Open Policy Agent (OPA) is an open source, general-purpose policy engine that enables unified, context-aware policy enforcement across the entire stack.

Google Workspace provides collaboration and communication tools for businesses.

Ping Identity  provides cloud identity security solutions to more than 800 of the world's largest companies, government organizations and cloud businesses.

Forgerock was merged with Ping Identity in August 2023. The Forgerock platform helps companies  manage and secure identities with identity orchestration, dynamic access controls, governance, and APIs in any cloud or hybrid environment.

Azure Active Directory/Entra Microsoft Entra ID is a unified identity and access management solution. It was formerly known as Azure Active Directory.

Big Brothers and Big Sisters of New York Founded in 1904, Big Brothers Big Sisters of NYC (BBBS of NYC) is the nation’s first and the city's largest youth mentoring organization. Its vision is that all youth achieve their full potential. Its mission is to build and support mentoring relationships to ignite the biggest possible futures for youth.

FULL EPISODE TRANSCRIPT

Steve Craig: Welcome to the PEAK IDV EXECUTIVE SERIES video podcast, where I speak with executives, leaders, founders, and change makers in the digital identity space. I'm your host, Steve Craig, Founder and Chief Enablement Officer of PEAK IDV. For our audience, this is a video first series, so if you're enjoying the audio version, please check out the video recording on executiveseries.peakidv.com, where you can watch the full episode, read the transcript, and access any of the resources or links from today's conversation. I'm thrilled to speak with today's guest. He is Bojan Simic, Co-founder and CEO of HYPR. HYPR is known as the identity assurance company, and they are on a mission to improve the lives of security minded leaders, their employees, and customers by helping organizations create trust in the identity lifecycle.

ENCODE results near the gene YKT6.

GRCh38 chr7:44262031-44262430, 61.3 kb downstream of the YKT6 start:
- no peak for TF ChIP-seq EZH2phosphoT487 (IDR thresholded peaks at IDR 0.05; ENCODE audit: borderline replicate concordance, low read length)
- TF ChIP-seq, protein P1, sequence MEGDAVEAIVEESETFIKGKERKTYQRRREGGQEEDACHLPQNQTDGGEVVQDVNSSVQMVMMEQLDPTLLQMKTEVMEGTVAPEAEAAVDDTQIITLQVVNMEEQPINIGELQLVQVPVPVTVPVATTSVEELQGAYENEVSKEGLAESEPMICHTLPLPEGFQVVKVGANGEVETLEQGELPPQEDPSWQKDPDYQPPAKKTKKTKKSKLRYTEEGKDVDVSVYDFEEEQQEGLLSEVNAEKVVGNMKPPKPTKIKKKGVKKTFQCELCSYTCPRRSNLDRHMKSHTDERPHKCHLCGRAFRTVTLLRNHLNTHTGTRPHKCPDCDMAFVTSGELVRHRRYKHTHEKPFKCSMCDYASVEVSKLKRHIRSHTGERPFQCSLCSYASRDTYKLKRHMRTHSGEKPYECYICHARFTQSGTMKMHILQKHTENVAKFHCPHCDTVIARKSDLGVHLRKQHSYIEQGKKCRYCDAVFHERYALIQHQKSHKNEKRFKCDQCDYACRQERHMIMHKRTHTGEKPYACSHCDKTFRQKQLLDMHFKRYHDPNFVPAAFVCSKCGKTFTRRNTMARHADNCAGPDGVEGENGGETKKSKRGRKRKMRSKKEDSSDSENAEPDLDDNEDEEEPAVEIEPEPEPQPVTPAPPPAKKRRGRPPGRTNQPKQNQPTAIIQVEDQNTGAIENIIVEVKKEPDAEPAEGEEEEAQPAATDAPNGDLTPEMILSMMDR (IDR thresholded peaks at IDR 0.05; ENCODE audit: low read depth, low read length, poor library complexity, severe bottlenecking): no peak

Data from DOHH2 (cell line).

Bojan co-founded HYPR in 2014. Prior to HYPR, he served as an information security consultant for Fortune 500 enterprises in the financial and insurance verticals conducting security architecture reviews, threat modeling, and penetration testing. Bojan also serves as HYPR's delegate to the FIDO Alliance Board of Directors, empowering the Alliance's mission to rid the world of passwords.

He has a passion for deploying applied cryptography implementations across security critical software in both public and private sectors. Bojan, welcome to the podcast. Thank you for being on it today. 

Bojan Simic: Thank you for having me here, Steve. Really appreciate it. 

Steve: Absolutely. Well, before we get started, I do need to put my thinking cap on so I can get in the HYPR state of mind. [Bojan: There you go.] Thank you for the amazing swag. I picked this up at Authenticate and I won't wear it the whole time, but it's a very nice fitted-- fitted cap. So well-- well done on that. 

Bojan: I'm glad you enjoy it.